While consumers get to pay back over time, on the back end, the lending company pays the merchant the value of the item and shoulders the risk of repayment, which is split into four installments. Some companies charge fees or interests on late repayment. This model has become popular and is employed by Carbon, M-Kopa, CDcare, EasyBuy, and a growing number of B2B marketplace startups and mobility companies.
Carbon’s Dozie said that e-commerce companies were initially reluctant to sign up. Rivalry between Jumia and Konga, backed by Rocket Internet and Naspers respectively at the time, spurred an intense competition on pricing, pushing these marketplaces into challenging agreements with suppliers at a time e-commerce in Nigeria was still in its infancy. After huge discounts and marketing spends, e-commerce platforms “said there was no [more] margin to give,” Dozie said.
But over the last two years, the e-commerce players have changed their minds. Konga, one of Nigeria’s largest online retailers, now allows customers to use Carbon Zero. Jumia, the pan-African e-commerce platform, introduced BNPL services in Egypt, in partnership with a local startup, and plans to expand the offering in more markets as part of its new product development strategy.
Today BNPL is no longer just “a nice to have” in markets like Nigeria; it’s becoming essential to reducing the burden of retail purchases, Fehintolu Olaogun, co-founder and CEO of Nigerian lending startup CredPal told Rest of World. “[More] merchants will come around slowly, and I think they will when, all of a sudden, customers are making a decision based on who has payment plans,” Dozie added.
BNPL thrives in markets with integrated identity systems, consumer credit culture, and decent consumerism, where people are able to pay for not just essential items like food and fuel but are also willing to buy nonessential items like cars and gadgets. However, the Nigerian market struggles with efficient identity systems, over 100 million Nigerians, or a little less than half the population do not have any form of recognized ID. And following the economic slump over the last eight years, many households are barely clinging to whatever funds they have after spending on rent, food, and other necessities. A June 2021 report showed 61% of the country’s adult population suffered “severe financial distress” over the previous 12 months, forcing many to cut down on expenses.
“When lenders don’t share data about customer loans, they lose, and delinquent customers benefit from the information asymmetry.”
Having made inroads into the retail market, executives at Carbon, CredPal, and M-Kopa all said that they plan to broaden their credit offerings into other household expenditures, including education, furniture, travel and utilities. Nigerian households spent 17.4 trillion naira – more than $41 billion – on these segments in 2019, according to a government survey.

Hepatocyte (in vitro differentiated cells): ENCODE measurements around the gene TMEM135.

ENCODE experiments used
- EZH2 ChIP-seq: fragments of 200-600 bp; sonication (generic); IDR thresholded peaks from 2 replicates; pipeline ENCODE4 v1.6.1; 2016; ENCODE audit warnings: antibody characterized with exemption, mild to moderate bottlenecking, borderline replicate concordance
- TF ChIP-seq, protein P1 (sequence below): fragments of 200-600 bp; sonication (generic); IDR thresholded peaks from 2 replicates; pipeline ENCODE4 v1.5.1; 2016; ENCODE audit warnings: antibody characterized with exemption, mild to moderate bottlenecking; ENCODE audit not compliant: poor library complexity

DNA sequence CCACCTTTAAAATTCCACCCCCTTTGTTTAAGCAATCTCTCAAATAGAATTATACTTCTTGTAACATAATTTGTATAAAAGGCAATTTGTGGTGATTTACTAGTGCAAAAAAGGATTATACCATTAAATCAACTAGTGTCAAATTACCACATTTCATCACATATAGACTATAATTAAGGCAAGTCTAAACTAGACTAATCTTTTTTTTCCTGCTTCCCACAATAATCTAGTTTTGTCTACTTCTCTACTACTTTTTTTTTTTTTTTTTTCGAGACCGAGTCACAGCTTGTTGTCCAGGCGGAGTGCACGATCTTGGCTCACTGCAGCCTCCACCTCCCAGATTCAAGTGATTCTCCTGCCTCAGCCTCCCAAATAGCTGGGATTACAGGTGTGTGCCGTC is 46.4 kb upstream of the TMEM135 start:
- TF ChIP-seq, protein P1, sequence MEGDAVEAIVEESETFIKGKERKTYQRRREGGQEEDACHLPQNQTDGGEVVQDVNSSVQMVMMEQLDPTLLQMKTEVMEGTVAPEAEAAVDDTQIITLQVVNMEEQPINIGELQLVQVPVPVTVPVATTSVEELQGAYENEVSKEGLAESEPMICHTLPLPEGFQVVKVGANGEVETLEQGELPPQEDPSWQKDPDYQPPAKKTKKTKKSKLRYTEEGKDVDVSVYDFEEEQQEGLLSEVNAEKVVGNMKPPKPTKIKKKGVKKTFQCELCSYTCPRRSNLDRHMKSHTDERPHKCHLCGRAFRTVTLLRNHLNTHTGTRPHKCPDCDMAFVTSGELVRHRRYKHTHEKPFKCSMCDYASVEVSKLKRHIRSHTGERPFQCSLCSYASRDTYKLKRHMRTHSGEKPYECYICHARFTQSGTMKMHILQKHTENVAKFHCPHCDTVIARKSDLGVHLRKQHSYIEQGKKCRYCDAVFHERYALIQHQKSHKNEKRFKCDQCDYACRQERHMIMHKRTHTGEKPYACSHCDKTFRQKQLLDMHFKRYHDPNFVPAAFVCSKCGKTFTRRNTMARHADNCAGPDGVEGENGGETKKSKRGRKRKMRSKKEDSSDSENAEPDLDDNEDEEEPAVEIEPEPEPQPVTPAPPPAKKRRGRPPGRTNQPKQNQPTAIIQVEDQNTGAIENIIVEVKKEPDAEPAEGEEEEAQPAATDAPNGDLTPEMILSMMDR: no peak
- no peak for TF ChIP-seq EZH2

Some lenders are also looking to essentially create their own e-commerce platforms or partner with marketplace aggregators like Flutterwave Store and Paystack Commerce, which boast thousands of small business users.
While BNPL services position themselves for further growth, some credit experts worry that they may be overextending themselves. One concern regards loan recovery from delinquent borrowers as BNPL gains traction. The adjacent online microlending industry has had similar challenges, which forced lenders to adopt dubious and privacy-violating public shaming tactics and other desperate recovery practices. The ease of borrowing has increased the risk that people can take up more debt than they can afford from numerous lenders. And serial defaulters can exploit the fact that these companies don’t share credit data with each other.
“When lenders are not sharing data in terms of the loans they’ve given customers, they lose, and delinquent customers benefit from the information asymmetry,” said Taiwo Ayedun, co-founder of CreditRegistry, a pioneering private credit bureau in Nigeria. In more-developed consumer credit markets, delinquent customers and defaulters are assessed and potentially penalized when their credit scores are evaluated, which affects their ability to access many credit-based services. This is still rare in Nigeria. “A lot of local lenders might go out of business if they’re not using the right lending techniques, including the use of consumer credit information,” Ayedun said.
Oluwatobi Odukoya, CEO of BNPL provider CDcare told Rest of World that his company doesn’t carry out any creditworthiness assessment but requires customers to pay at least half the price of the product before they can have access to it. Odukoya said his company now has over 11,000 active users. Other companies offer BNPL services to customers with a predictable financial history or a minimum income three times Nigeria’s minimum wage.
But Dozie, who has a credit and investment banking background, explained that with BNPL, it’s not just about providing access to a product, there’s still a credit decision to be made. “If a customer wants a MacBook Pro, they have to decide whether they’re going to give it to you and basically put that at risk.”